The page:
Mozilla's security chief said Apple should disclose more information about the steps it takes to protect customers from malware and other computer-born threats.
At a security conference on Monday, Window Snyder said open communication about recently reported vulnerabilities and ongoing processes for locking down products is a core responsibility of security departments at every software organization. The head of security for Mozilla's Firefox browser then singled out Apple as a vendor with room for improvement.
"I'm big Apple fan - I've got a Mac right here," Snyder said as she gripped her MacBook while speaking at the MIS Training Institute's IT Security World conference in San Francisco. "But one of my big problems with Apple is we don't get to hear what they're doing with security. I'd have a lot more confidence if they would communicate that stuff."
Among developers of mainstream software, Apple's security department is one of the most tight-lipped. Unlike Microsoft, Mozilla and Google, it has no blog devoted to security, and the company rarely responds to reports about vulnerabilities found in its products. As we've pointed out on more than one occasion, the company frequently fails to clearly warn end users of the necessity of promptly installing updates when patching critical security holes.
While Snyder praised much of the behind-the-scenes work of Apple's security professionals, she said it's not enough that the work is carried out in secret.
"Being able to demonstrate that you're doing reasonable things and letting other people evaluate whether or not that's a reasonable process helps us as a security industry develop confidence in them [and] helps consumers recognize that those vendors are doing reasonable things," Snyder said. Referring to software organizations generally, she added: "It's painful if we have to rely on marketing to figure out whether or not something is secure."
Examples of the type of information Snyder said should be more forthcoming is whether Apple's security team is investigating reported vulnerabilities, whether patches to reported vulnerabilities are in the works, and the types of internal processes used to improve the security of major products. She held out Microsoft, her former employer, as an example.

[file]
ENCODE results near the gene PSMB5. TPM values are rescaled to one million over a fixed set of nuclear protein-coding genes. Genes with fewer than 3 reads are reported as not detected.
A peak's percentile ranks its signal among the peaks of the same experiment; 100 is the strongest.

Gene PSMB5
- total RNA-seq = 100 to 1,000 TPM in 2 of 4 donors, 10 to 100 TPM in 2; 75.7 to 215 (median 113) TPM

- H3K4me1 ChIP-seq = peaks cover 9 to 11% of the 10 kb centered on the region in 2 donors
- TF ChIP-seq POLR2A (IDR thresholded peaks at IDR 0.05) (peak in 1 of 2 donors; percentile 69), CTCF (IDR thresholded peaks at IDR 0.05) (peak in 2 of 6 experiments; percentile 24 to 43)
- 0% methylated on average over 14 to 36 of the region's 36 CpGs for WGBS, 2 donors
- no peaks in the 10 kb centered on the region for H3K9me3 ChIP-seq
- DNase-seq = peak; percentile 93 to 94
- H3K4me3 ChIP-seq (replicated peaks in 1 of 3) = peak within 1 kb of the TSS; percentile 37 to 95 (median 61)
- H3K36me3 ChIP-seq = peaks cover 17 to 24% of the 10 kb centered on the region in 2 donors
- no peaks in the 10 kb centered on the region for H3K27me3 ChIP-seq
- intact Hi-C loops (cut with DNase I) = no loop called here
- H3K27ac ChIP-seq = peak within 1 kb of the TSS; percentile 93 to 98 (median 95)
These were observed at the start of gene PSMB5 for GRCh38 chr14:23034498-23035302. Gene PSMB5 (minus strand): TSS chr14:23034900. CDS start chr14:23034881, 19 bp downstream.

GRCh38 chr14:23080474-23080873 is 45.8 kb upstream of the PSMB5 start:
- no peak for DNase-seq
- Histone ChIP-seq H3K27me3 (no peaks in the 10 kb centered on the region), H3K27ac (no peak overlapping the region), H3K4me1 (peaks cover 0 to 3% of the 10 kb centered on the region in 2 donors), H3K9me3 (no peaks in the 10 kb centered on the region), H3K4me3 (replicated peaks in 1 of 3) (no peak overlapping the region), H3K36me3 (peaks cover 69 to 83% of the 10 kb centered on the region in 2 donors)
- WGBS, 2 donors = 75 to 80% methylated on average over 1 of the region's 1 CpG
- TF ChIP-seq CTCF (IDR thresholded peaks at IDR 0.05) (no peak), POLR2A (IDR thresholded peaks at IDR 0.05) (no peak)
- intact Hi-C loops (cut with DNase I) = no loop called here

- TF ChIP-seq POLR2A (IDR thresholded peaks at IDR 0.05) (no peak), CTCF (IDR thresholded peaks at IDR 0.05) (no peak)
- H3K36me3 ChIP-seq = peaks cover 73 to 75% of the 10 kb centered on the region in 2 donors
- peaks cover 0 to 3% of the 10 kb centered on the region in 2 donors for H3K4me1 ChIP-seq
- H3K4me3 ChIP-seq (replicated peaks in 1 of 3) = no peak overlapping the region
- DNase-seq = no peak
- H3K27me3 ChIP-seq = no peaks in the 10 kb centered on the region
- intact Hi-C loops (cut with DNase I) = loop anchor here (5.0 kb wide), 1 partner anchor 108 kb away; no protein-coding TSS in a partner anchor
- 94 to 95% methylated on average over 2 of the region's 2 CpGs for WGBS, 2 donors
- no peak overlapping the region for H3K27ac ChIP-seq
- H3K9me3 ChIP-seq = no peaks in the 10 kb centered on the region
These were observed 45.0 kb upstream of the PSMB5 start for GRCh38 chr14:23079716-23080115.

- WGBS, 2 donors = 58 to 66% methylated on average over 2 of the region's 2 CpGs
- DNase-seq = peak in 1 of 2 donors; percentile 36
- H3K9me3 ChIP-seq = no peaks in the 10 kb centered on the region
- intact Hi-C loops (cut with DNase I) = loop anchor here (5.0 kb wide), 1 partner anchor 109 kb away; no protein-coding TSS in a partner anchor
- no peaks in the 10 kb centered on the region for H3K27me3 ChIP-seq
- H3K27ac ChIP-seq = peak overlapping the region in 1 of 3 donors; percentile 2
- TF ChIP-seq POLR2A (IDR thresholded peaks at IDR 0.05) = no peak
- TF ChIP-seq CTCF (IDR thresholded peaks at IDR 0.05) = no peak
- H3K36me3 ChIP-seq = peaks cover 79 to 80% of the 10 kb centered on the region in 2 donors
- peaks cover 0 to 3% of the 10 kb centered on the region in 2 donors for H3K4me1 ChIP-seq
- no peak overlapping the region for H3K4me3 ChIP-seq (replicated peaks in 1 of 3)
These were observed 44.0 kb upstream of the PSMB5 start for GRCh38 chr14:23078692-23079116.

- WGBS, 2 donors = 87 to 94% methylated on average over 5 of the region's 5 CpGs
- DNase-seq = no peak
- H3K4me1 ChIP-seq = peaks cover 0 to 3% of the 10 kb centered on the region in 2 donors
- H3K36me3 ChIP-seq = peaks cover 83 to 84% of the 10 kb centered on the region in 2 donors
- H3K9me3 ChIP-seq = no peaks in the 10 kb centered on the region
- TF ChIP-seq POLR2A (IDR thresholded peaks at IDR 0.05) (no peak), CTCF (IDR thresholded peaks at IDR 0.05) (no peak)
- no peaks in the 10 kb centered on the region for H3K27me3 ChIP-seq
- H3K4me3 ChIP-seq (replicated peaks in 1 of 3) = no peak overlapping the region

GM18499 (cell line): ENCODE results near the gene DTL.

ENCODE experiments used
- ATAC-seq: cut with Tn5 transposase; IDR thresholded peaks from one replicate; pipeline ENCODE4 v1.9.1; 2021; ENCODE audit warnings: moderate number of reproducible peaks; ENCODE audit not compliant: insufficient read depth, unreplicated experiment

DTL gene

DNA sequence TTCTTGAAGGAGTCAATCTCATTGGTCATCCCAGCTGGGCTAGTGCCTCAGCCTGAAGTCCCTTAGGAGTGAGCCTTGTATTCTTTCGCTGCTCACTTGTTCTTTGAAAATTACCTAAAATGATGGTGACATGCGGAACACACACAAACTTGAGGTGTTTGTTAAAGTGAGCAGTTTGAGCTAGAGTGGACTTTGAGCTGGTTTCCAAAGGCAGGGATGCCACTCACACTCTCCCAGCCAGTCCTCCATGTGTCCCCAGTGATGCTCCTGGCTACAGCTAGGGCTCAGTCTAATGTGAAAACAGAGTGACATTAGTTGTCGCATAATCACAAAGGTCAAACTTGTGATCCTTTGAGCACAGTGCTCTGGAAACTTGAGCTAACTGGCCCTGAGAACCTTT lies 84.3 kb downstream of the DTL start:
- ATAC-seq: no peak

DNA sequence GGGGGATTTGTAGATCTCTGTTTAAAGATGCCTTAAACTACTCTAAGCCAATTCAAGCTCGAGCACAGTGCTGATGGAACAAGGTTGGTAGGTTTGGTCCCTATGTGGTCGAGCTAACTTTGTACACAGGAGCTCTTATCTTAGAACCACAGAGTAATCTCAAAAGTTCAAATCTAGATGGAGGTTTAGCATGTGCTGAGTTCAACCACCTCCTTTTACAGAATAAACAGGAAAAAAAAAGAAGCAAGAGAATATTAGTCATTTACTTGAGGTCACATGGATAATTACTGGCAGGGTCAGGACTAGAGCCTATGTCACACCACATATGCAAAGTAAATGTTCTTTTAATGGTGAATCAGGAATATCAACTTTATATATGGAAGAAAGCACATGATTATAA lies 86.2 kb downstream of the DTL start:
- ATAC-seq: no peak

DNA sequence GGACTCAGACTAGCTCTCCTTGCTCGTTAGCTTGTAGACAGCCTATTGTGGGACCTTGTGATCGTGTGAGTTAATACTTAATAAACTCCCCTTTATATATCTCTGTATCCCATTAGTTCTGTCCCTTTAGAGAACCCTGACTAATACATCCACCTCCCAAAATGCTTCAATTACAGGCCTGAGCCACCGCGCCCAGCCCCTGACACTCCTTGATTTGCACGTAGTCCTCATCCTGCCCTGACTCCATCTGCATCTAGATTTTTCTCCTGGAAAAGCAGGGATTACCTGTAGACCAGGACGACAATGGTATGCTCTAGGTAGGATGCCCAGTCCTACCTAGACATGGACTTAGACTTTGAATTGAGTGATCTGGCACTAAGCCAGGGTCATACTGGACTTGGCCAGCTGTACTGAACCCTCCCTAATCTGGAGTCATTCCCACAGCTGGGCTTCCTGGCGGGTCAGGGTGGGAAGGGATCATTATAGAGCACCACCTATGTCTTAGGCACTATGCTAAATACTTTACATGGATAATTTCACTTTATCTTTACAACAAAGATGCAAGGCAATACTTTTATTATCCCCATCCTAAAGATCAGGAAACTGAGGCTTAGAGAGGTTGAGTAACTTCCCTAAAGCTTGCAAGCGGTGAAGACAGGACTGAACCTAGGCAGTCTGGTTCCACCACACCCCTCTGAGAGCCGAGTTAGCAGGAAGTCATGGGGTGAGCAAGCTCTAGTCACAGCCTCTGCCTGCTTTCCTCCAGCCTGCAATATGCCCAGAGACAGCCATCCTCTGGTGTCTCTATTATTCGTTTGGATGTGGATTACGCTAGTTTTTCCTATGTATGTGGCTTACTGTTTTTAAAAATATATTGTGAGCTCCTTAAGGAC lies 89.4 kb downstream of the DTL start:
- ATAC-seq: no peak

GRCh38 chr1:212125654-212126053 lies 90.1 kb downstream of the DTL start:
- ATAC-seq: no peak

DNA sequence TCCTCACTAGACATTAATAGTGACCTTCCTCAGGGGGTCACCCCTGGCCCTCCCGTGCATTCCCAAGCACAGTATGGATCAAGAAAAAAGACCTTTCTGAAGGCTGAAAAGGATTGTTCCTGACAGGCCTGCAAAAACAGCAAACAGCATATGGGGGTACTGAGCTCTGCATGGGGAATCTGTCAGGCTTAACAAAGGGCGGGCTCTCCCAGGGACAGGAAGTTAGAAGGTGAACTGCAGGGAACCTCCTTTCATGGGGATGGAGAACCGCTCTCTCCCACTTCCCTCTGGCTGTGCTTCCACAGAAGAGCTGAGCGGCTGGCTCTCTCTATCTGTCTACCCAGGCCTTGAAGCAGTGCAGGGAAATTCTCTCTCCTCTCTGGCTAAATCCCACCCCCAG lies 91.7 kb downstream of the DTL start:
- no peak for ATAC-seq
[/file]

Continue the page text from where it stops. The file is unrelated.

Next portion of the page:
"The security industry developed a lot more confidence in what Microsoft was doing in security because Microsoft started communicating about it and sharing some of the work that they're doing," she said. Holding up Windows Vista, which was developed under Microsoft's secure development lifecycle, she said, "We get to hear from Microsoft about the work they put into it and all the people they engaged to do consulting work and their secure development lifecycle."
She said that's a lost opportunity.
"They have a real opportunity there to show the rest of the security industry what they're doing because I think they are doing good work."
Apple's public relations team didn't respond to a request to comment for this story.
Snyder's comments came during a keynote titled Building Multi-Layer Defenses to Mitigate Threats Attackers Haven't Thought of Yet. In it, she focused on specific steps security professionals can take to proactively protect their users against vulnerabilities and other threats.
While the use of fuzzers, threat modeling, and code review were all mentioned, Snyder's overall theme seemed to be that security teams from various organizations need to work together, especially considering the interconnecting relationship between so many products. She held out last year's vulnerabilities in a so-called URI, or uniform resource identifier as a case in point. Microsoft for months insisted that third-party applications such as Firefox - not its Internet Explorer browser - were responsible for a vulnerability that allowed malicious websites to install malware on end-users' machines.
After much discussion and some criticism of that position, Redmond finally acknowledged IE needed to do a better job preventing malformed data from being passed to applications and patched the browser. ®